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In addition to dealing with the Excel objects, understanding how to use R1C1 format to write formulas makes coding much easier. For example, subtracting the cell one row above from the cell two rows above is very straightforward when using R1C1 notation . If you use A1 notation, you have to go through multiple steps to write the string. First, figure out what column and row you are in, and then turn the column number into a letter. Next, create strings by concatenating the column letter with the row numbers needed for your formula. Doing this for several columns would get tiresome, not to mention difficult to follow. You could also perform the calculation in VBA by using the row and column numbers with the Cells object, resulting in a fixed value instead of a formula. This is likely not what you want for most reporting because it can lead to inconsistent information if the original numbers are changed. Using the R1C1 format, you refer to the other cells by the number of rows or columns in relation to the current cell. In the previous example, the formula in R1C1 notation would be = R[-2]C - R[-1]C, which calculates the cell.
When you write formulas, there are several properties that you can set to write the formula or value (see Table 8-1). This chapter covers Formula, FormulaR1C1, and FormulaArray, which provide most of the functionality that you need.
Let's look at returning R1C1 formula values so that you can get a feel for how to write them. Specifically, you need to understand how to set fixed and relative references. Look at the formulas in Figure 8-1, shown in A1-style notation below each result. Create a workbook similar to this one and press Alt+F11 to go to the Visual Basic Editor. Then, press Ctrl-G to go to Immediate Window.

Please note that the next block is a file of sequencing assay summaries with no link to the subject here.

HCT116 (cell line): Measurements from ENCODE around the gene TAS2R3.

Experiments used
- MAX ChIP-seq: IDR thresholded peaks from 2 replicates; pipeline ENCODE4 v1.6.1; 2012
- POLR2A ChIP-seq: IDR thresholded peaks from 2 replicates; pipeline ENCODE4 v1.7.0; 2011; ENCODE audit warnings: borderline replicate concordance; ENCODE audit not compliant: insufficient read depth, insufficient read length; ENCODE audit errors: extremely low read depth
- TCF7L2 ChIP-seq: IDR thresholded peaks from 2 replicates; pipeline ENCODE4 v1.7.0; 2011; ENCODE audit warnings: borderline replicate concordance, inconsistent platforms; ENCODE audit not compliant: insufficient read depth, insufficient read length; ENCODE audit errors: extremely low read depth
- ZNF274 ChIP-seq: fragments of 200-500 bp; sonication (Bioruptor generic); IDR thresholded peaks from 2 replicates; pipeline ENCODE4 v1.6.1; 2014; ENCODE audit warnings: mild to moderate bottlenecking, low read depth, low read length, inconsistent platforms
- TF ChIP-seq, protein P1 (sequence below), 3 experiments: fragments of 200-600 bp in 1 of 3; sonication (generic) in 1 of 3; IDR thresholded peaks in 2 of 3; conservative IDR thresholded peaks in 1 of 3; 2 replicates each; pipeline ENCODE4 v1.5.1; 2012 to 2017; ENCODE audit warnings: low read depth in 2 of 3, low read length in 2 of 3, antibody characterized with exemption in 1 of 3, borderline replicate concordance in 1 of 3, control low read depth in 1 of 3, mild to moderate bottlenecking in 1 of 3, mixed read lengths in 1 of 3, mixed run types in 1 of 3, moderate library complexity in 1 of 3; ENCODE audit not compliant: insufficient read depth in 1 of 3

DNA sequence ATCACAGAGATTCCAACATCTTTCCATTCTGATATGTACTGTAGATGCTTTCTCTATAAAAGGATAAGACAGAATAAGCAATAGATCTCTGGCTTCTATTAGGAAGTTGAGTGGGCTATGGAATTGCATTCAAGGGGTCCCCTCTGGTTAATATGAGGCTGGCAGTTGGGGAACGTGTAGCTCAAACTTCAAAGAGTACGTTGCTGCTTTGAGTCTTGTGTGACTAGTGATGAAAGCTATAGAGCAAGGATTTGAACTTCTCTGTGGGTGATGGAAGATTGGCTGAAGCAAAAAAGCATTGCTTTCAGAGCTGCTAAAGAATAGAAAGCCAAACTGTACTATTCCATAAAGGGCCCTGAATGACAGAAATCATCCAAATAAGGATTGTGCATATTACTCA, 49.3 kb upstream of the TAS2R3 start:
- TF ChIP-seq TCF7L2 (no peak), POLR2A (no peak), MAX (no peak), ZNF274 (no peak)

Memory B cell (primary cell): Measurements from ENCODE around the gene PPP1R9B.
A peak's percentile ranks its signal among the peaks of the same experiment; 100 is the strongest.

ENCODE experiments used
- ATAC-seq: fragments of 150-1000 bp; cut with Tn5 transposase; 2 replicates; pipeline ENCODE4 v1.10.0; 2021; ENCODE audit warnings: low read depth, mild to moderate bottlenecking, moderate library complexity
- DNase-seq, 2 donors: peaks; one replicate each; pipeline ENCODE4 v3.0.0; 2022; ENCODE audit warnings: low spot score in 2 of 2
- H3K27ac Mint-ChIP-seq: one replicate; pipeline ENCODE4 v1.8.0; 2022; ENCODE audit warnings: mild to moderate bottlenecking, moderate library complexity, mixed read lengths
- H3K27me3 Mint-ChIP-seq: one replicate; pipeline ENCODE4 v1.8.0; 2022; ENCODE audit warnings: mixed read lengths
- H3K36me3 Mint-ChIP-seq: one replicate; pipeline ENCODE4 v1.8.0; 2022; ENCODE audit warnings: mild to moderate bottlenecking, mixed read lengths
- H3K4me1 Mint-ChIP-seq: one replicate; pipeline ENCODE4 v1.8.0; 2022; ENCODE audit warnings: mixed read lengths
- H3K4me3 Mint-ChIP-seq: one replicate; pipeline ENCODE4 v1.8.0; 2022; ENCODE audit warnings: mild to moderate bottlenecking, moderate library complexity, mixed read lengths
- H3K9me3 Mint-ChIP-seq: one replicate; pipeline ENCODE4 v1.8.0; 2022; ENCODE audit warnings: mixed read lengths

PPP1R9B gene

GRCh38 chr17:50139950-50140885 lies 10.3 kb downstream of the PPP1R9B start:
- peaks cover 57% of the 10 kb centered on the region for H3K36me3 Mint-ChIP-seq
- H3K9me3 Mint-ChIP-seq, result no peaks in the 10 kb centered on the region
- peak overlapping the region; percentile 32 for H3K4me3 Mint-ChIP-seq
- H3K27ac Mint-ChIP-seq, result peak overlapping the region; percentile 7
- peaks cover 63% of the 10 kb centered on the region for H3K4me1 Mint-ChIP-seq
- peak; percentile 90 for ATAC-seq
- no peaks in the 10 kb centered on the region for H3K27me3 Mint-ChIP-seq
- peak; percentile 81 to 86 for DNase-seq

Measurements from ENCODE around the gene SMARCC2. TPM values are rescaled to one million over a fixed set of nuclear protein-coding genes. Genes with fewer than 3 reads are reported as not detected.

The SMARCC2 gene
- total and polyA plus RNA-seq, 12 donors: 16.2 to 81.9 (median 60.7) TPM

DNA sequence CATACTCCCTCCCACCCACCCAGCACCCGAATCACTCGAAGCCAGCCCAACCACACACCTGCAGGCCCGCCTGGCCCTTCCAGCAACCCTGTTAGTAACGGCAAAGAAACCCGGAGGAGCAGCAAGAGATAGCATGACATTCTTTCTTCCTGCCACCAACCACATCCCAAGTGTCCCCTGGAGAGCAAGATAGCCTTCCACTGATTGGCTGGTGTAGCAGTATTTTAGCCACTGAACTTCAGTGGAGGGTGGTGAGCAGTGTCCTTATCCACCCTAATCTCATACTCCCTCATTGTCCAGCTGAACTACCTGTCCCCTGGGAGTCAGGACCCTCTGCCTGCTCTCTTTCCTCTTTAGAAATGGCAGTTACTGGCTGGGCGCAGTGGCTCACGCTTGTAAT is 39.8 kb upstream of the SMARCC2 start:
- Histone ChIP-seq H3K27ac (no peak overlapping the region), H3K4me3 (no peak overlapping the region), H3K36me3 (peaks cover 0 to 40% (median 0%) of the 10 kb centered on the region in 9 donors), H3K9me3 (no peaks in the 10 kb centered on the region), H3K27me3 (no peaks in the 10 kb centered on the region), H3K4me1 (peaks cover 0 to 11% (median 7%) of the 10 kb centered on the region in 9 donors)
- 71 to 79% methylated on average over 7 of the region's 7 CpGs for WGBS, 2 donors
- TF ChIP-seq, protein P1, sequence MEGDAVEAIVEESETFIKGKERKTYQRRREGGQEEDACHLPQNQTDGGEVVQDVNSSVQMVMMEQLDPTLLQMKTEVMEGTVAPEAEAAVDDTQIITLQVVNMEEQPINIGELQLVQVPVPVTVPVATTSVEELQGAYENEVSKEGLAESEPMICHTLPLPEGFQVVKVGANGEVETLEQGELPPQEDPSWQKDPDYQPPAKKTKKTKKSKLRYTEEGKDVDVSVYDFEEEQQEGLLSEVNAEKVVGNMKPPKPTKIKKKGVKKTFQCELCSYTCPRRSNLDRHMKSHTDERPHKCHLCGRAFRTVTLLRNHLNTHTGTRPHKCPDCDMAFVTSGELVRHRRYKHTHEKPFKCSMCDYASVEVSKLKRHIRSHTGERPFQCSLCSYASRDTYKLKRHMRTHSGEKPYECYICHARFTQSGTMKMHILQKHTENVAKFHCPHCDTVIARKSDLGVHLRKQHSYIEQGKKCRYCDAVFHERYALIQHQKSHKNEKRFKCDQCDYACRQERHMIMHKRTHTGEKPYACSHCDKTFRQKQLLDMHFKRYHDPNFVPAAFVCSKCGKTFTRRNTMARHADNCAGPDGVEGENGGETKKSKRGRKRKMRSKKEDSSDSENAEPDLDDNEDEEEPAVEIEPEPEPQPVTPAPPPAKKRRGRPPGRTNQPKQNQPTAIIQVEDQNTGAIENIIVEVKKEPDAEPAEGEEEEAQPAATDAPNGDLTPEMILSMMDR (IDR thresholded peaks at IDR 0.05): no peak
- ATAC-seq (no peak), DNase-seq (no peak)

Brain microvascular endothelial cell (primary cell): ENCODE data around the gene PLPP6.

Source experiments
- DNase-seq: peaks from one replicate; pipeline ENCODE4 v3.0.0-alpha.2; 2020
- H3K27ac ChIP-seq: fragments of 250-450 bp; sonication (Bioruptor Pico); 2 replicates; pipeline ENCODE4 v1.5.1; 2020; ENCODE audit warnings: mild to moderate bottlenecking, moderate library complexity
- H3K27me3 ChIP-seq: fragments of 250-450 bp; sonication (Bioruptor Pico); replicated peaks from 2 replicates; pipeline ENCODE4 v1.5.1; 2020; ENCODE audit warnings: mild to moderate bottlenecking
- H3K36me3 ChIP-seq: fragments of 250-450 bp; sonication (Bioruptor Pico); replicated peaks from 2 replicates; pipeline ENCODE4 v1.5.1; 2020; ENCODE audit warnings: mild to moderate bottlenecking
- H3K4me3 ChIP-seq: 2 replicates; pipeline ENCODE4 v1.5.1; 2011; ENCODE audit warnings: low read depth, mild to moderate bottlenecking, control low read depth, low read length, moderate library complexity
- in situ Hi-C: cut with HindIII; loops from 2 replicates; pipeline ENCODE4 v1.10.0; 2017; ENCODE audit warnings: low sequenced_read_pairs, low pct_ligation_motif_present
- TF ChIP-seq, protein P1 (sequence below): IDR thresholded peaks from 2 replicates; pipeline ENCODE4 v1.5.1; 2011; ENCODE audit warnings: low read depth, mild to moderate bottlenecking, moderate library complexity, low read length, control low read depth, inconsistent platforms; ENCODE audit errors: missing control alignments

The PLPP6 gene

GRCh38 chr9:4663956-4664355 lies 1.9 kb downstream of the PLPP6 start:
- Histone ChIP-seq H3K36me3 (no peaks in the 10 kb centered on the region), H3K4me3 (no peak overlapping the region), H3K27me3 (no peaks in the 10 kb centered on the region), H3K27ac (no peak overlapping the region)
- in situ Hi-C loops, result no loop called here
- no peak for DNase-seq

The first formula to look at is cell B5, also shown as text in cell B6 in Figure 8-1. In this formula, use relative references so that if you copy them from left to right, they update to the correct formula. If you copy them down, this formula will not yield the correct result. Type the following line in the immediate window, and it shows you how to write this formula in R1C1-style notation:
The result comes back =R[-3]C-R[-2]C for the A1-style formula of =B2-B3. This R1C1-style formula works in any of the cells in row 5. Breaking down this formula, it tells Excel to subtract the cell two rows up in the current column from the cell three rows
Figure 8-1. The worksheet showing similar formulas written a variety of different ways
up in the current column. Next, look at the formula in cell C5. Type the following line in the immediate window:
This formula result comes back =R2C3-R3C3 for the A1-style formula of =$C$2-$C$3. For this formula, the exact same A1-style formula result comes back regardless of the cell being because the formula tells Excel to subtract row 3 column 3 (C3) from row 2 column 3 (C2). When using R1C1 notation, whenever you use a row or column number and do not put it in brackets, it results in the row or column being preceded by a $ in the formula. When a $ is used in A1-style notation, Excel creates a fixed reference. If you copy a formula with fixed references, the portion with the $ will not change, regardless of where you copy it. This is important to keep in mind as you decide how to write the formula. Type the following line in the immediate window:
The formula result comes back =R2C-R3C4 for the A1-style formula of =D$2-$D$3. Notice that in this formula, dollar signs precede everything except the D in the first cell reference in the formula. Looking at the R1C1-style notation, you see that the column reference uses the current column C. If you put a number after the column reference, it returns the column with a dollar sign. Look at the others as well, but for the next formula, look at B8. Type the following line in the immediate window:
The formula results come back =SUM(R5C2:R[-3]C) for the A1-style formula of =SUM($B$5:B5). This formula is important because same R1C1-style formula comes back for the entire row. This is the easiest way to write a running sum using a fixed reference for the beginning of the sum range and a relative reference for the end of the range. If you copy the formula across, it returns the correct formula for the running sum for each column.
Certainly look at the other formulas; looking at the resulting R1C1 formulas should help you write them yourself. I strongly encourage you to use this technique to write more complex formulas, since it is much easier to create the formula in the Excel GUI than to write it yourself.
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